|Numéro de publication||US6556578 B1|
|Type de publication||Octroi|
|Numéro de demande||US 09/295,458|
|Date de publication||29 avr. 2003|
|Date de dépôt||14 avr. 1999|
|Date de priorité||14 avr. 1999|
|État de paiement des frais||Payé|
|Numéro de publication||09295458, 295458, US 6556578 B1, US 6556578B1, US-B1-6556578, US6556578 B1, US6556578B1|
|Inventeurs||Abraham Silberschatz, Banu Ozden, John Bruno, Huzur Saran|
|Cessionnaire d'origine||Lucent Technologies Inc.|
|Exporter la citation||BiBTeX, EndNote, RefMan|
|Citations de brevets (5), Citations hors brevets (5), Référencé par (96), Classifications (31), Événements juridiques (4)|
|Liens externes: USPTO, Cession USPTO, Espacenet|
This invention is related to a method and system for managing data packet queuing in a network gateway environment. More particularly, this invention relates to a method and system that determines both when a packet must be dropped and what packet to drop and which also provides fair queuing link scheduling and hierarchical link sharing.
An important aspect of a data network is management of gateway buffers. For large networks, such as the Internet, a typical gateway buffer will process many data flows, each of which must be buffered in some manner. In practice, the volume of each flow varies and each flow is often “greedy”, seeking to use more of the total buffer space than would be permitted under a fair share allocation. Gateway queuing policies therefore strive to balance maximum throughput with fair allocation of resources.
A common data transmission protocol is Transmission Control Protocol, (“TCP”). TCP, the most common data transport layer protocol used on local area networks and the Internet, is an adaptive protocol that seeks to adjust the data transport rate to the available link bandwidth. A TCP connection is a “closed loop” flow whose behavior depends on feedback from the network. This feedback comes in the form of acknowledgments (“ACKs”) from the destination site corresponding to successfully delivered data packets. When the network is congested, packets are dropped and corresponding ACKs are not returned. When TCP detects that a packet has been dropped, it reduces its data throughput. Thus TCP throughput is sensitive to packet dropping policies at congestion points in the network.
Packet dropping policies drop packets to manage buffer overload conditions and to signal a TCP flow to reduce its data throughput. Conventional packet dropping policies make a determination about one of either (a) when to drop a packet, in which case the packet to be dropped is fixed, or (b) which packet to drop, in which case when to drop is fixed. Conventional policies and can be classified according to which of the decisions are not fixed.
Known packet dropping policies, such as Early Random Drop (“ERD”), Random Early Detection (“RED”), and Flow Random Early Drop (“FRED”), determine when a packet drop is required based on the global state of the server or the local states of the individual data flows. Then, once the decision to drop a packet is made, the next incoming packet is dropped. In other words, the “what to drop” dimension is fixed. Both ERD and RED examine the global state of the server and drop a packet when the occupancy exceeds a given threshold. In ERD, incoming packets are dropped With a predetermined probability when the instantaneous buffer occupancy exceeds a minimum threshold. In RED, packets are always dropped when the global average queue length exceeds a maximum threshold and are dropped with a probability which is a function of the average queue length when the global average queue length is between a minimum threshold value and the maximum threshold. FRED operates similarly to RED, except that the state of each queue is examined. If an arriving packet's flow queue is greater than a global maximum threshold value, then the packet is dropped. If the queue length is between a minimum and the maximum thresholds, the packed is dropped with a given probability.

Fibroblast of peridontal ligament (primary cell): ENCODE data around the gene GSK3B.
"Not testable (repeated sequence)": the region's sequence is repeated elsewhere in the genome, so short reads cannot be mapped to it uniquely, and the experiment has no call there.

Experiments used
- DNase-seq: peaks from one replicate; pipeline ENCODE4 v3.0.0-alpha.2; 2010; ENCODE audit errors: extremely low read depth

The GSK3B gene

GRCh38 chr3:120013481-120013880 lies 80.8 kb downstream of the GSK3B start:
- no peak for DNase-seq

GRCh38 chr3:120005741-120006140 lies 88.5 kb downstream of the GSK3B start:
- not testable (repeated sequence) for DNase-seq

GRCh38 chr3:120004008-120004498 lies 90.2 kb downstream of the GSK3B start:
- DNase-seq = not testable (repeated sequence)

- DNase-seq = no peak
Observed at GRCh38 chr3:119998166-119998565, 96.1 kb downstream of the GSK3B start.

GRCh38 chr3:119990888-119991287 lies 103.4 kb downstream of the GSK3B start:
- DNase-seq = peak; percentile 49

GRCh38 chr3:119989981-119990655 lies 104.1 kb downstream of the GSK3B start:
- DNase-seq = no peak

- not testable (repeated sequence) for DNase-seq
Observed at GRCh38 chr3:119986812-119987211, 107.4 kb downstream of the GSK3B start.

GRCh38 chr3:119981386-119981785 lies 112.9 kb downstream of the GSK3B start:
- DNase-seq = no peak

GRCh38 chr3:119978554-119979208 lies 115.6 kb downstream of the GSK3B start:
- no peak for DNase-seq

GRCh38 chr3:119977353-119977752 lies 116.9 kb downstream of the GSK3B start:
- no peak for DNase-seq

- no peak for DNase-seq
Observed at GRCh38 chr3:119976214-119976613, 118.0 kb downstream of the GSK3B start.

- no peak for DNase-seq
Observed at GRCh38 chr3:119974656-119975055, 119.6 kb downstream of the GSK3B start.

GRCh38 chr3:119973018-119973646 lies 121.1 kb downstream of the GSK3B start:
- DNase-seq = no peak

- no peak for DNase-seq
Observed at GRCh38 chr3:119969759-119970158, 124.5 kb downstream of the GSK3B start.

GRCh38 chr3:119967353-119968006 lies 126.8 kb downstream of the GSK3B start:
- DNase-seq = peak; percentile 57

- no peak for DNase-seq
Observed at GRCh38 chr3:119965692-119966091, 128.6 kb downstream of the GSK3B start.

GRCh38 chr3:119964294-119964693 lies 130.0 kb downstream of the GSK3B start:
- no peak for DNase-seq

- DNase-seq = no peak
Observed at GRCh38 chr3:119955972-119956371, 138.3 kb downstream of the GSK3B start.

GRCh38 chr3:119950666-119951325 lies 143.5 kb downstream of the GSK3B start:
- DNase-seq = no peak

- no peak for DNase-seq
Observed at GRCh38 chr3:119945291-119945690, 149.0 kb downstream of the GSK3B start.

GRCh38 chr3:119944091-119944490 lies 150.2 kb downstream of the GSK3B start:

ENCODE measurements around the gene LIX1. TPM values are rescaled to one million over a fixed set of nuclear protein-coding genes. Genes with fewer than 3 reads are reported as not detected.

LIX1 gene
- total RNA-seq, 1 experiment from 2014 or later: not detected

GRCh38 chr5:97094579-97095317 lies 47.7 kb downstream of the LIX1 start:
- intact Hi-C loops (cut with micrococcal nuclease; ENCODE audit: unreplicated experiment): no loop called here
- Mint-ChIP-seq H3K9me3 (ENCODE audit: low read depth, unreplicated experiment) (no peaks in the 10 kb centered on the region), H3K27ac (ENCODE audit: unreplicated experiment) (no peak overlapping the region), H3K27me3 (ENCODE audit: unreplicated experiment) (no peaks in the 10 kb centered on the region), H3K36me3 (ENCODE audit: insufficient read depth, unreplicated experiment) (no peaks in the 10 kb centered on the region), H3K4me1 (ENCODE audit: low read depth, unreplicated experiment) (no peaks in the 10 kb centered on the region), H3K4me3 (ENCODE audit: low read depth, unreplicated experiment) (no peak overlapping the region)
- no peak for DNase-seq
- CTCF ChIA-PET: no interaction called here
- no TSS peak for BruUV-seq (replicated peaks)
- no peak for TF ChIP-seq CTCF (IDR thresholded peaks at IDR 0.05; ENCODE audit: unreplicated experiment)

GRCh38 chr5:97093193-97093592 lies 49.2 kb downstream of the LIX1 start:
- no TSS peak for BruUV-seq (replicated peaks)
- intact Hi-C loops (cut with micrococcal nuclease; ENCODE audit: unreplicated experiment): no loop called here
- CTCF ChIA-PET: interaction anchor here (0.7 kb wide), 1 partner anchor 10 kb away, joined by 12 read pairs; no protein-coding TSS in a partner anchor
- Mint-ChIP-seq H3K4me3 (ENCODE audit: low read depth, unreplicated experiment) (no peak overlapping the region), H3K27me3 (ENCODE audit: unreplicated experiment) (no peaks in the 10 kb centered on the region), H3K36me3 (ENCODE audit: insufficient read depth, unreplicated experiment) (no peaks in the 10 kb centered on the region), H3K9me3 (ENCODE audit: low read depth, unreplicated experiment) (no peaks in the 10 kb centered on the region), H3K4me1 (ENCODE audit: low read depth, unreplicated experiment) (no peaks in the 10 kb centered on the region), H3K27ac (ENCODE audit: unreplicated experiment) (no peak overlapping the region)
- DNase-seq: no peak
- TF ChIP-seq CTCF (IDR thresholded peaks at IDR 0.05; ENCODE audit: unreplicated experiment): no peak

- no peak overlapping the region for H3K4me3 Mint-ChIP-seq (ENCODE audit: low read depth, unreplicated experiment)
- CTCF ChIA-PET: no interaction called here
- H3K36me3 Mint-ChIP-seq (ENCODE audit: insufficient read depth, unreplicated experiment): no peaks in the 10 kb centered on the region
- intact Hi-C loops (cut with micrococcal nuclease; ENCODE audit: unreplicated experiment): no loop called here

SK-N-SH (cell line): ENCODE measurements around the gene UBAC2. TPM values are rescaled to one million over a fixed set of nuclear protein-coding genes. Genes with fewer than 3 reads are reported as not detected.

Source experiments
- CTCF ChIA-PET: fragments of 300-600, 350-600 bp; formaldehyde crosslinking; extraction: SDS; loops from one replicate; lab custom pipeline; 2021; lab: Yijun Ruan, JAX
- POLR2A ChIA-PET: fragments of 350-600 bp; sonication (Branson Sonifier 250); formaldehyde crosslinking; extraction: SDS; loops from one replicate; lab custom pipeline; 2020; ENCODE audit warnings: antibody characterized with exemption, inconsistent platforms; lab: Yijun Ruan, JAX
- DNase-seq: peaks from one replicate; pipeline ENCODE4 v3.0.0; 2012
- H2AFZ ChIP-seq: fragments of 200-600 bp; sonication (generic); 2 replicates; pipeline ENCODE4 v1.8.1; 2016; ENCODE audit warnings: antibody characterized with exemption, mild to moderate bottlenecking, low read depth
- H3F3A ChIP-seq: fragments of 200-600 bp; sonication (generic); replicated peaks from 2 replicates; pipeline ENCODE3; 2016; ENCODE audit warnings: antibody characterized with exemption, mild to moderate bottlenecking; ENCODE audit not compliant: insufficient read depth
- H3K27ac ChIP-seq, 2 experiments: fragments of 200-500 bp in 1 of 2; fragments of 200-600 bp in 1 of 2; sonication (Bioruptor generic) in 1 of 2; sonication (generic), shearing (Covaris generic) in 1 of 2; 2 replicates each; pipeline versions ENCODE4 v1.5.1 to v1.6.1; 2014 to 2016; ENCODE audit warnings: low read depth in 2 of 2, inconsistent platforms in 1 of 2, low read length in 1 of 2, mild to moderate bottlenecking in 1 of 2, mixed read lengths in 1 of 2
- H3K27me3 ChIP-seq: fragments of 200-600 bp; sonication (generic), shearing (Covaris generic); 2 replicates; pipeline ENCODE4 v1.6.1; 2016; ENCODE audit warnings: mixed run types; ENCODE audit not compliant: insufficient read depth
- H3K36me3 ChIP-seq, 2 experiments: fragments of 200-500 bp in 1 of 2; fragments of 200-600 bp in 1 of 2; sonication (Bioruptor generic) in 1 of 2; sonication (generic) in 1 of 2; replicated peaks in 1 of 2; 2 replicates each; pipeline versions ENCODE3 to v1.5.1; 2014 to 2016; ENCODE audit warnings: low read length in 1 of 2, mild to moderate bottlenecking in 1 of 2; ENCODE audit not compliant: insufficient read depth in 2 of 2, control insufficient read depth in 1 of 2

A primary drawback to these types of packet drop policies is that the policy is not fair to data flows with input rates that are smaller than their fair output share. This is because all of the data flows experience the same loss rate and, as a result, a flow that uses much less than its fair share still experiences dropped packets. This in turn prevents a low bandwidth adaptive flow, such as TCP, from claiming its fair share of the buffer resources and link bandwidth. In addition, the presence of a non-adaptive flow in the buffer can cause excessive packet drops from all of the flows. If a non-adaptive flow is aggressive in its use of buffer resources, the packet drops will cause the adaptive flows to reduce their bandwidth, thus preventing the adaptive flows from achieving their fair share of resources, even if the congestion is not severe. Furthermore, while FRED addresses some deficiencies of using the global state to make the when-to-drop decision, it may also be unfairly limiting, since no queue is allowed to have a length exceeding the global maximum threshold, even if no other queues are backlogged and thus, excess buffer capacity is available. In addition, neither RED, FRED, nor ERD contemplate managing flows which are assigned different shares of the server's resources.